Vancouver 2010 legacy lives on
More than two years after it hosted the 2010 Olympic Winter Games, Vancouver is still benefitting from being an Olympic city thanks to the legacy plans that were put in place by the Vancouver 2010 Organising Committee (VANOC), local stakeholders, and with the support of the IOC.
From new sporting venues and infrastructure improvements to environmental and economic benefits, the city used the Winter Games as a catalyst to create a number of lasting legacies.
Perhaps the most evident is the sporting legacy that the Games provided. As well as the construction of new facilities – such as the Richmond Olympic Oval – Vancouver 2010 also helped get more young people involved in sport, thanks, in part, to the successful performance of the Canadian Olympic team.
“After the Games, kids were on their way to skating rinks the next day and signing up for curling and skiing and ski jumping, and this is what the Olympics can do,” said John Furlong, VANOC CEO, in an interview in February 2011. “Ultimately you hope that, as a result of the Games, every child will get a chance to experience sports.”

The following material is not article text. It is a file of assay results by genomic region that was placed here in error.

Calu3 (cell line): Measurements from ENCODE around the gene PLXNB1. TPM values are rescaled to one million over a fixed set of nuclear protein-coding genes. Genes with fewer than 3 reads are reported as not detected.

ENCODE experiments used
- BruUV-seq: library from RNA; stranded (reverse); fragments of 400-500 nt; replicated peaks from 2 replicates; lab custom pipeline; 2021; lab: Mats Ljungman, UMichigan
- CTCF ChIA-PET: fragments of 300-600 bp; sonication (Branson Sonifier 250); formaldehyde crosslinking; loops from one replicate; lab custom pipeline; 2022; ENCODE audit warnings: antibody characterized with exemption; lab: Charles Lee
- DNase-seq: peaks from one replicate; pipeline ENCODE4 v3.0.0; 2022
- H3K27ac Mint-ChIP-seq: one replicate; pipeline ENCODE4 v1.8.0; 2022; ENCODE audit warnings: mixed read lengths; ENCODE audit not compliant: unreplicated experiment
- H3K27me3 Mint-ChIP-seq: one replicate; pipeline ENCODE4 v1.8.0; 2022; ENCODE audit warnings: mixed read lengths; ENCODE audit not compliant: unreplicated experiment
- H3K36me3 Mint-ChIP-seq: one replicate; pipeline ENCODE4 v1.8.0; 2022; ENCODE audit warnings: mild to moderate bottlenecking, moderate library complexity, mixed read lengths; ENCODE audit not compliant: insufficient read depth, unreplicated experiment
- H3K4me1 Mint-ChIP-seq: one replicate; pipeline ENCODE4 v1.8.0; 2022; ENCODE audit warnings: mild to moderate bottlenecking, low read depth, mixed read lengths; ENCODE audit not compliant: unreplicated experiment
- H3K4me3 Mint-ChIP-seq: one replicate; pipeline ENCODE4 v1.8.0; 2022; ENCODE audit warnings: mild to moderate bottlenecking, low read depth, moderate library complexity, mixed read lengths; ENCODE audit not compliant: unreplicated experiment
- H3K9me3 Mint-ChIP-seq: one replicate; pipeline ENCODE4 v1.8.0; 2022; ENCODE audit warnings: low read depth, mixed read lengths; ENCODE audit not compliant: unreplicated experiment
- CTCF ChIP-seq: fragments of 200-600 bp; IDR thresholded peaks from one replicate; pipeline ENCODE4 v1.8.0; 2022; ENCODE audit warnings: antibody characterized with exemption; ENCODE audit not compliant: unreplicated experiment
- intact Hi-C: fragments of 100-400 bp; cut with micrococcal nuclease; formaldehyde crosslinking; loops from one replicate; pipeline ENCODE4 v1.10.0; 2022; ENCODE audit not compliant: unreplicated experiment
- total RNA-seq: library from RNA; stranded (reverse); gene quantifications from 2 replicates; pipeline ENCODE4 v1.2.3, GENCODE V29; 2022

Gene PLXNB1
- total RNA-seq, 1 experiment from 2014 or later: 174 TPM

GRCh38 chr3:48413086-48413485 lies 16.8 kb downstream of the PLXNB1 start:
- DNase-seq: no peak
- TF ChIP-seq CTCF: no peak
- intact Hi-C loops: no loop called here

Find out more on Vancouver's legacies
Vancouver 2010 Facts & Figures
Richmond mayor hails legacies of Vancouver 2010
The mayor of Richmond, which hosted the long-track speed skating events during the Vancouver 2010 Olympic Winter Games, has highlighted the long-term legacies that the Games can create in an Olympic host city.
In particular, Mayor Malcolm Brodie highlighted the benefits that Richmond has enjoyed as a result of the 2010 Winter Games, such as the Richmond Olympic Oval, which was built especially for the long-track speed skating events and has since become a highly successful community facility that includes an indoor track, two ice rinks, badminton courts, volleyball courts and a 23,000-square-foot fitness centre.
Find out more about Richmond's Olympic legacies